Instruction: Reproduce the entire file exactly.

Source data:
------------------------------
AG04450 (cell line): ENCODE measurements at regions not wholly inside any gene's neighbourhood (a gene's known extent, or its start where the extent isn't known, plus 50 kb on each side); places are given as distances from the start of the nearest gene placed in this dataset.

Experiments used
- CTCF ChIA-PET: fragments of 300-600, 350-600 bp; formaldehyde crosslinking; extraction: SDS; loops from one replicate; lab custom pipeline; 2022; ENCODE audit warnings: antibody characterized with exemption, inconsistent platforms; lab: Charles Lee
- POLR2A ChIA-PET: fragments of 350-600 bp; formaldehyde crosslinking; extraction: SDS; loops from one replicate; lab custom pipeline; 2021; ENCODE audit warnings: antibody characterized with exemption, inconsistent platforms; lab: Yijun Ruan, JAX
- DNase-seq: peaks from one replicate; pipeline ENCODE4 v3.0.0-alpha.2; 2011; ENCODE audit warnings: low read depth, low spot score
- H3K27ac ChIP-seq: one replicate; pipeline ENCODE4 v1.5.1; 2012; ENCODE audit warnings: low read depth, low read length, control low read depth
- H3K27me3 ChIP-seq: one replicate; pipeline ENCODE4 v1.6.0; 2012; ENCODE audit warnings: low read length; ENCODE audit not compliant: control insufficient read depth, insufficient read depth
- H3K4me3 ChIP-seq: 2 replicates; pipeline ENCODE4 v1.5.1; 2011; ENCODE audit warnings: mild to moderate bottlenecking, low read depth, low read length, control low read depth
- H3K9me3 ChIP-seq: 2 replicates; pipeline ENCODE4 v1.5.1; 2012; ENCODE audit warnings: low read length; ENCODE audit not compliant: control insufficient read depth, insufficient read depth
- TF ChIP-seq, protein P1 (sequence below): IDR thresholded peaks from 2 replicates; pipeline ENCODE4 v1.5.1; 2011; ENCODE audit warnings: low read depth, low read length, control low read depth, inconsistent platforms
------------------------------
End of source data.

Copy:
AG04450 (cell line): ENCODE measurements at regions not wholly inside any gene's neighbourhood (a gene's known extent, or its start where the extent isn't known, plus 50 kb on each side); places are given as distances from the start of the nearest gene placed in this dataset.

Experiments used
- CTCF ChIA-PET: fragments of 300-600, 350-600 bp; formaldehyde crosslinking; extraction: SDS; loops from one replicate; lab custom pipeline; 2022; ENCODE audit warnings: antibody characterized with exemption, inconsistent platforms; lab: Charles Lee
- POLR2A ChIA-PET: fragments of 350-600 bp; formaldehyde crosslinking; extraction: SDS; loops from one replicate; lab custom pipeline; 2021; ENCODE audit warnings: antibody characterized with exemption, inconsistent platforms; lab: Yijun Ruan, JAX
- DNase-seq: peaks from one replicate; pipeline ENCODE4 v3.0.0-alpha.2; 2011; ENCODE audit warnings: low read depth, low spot score
- H3K27ac ChIP-seq: one replicate; pipeline ENCODE4 v1.5.1; 2012; ENCODE audit warnings: low read depth, low read length, control low read depth
- H3K27me3 ChIP-seq: one replicate; pipeline ENCODE4 v1.6.0; 2012; ENCODE audit warnings: low read length; ENCODE audit not compliant: control insufficient read depth, insufficient read depth
- H3K4me3 ChIP-seq: 2 replicates; pipeline ENCODE4 v1.5.1; 2011; ENCODE audit warnings: mild to moderate bottlenecking, low read depth, low read length, control low read depth
- H3K9me3 ChIP-seq: 2 replicates; pipeline ENCODE4 v1.5.1; 2012; ENCODE audit warnings: low read length; ENCODE audit not compliant: control insufficient read depth, insufficient read depth
- TF ChIP-seq, protein P1 (sequence below): IDR thresholded peaks from 2 replicates; pipeline ENCODE4 v1.5.1; 2011; ENCODE audit warnings: low read depth, low read length, control low read depth, inconsistent platforms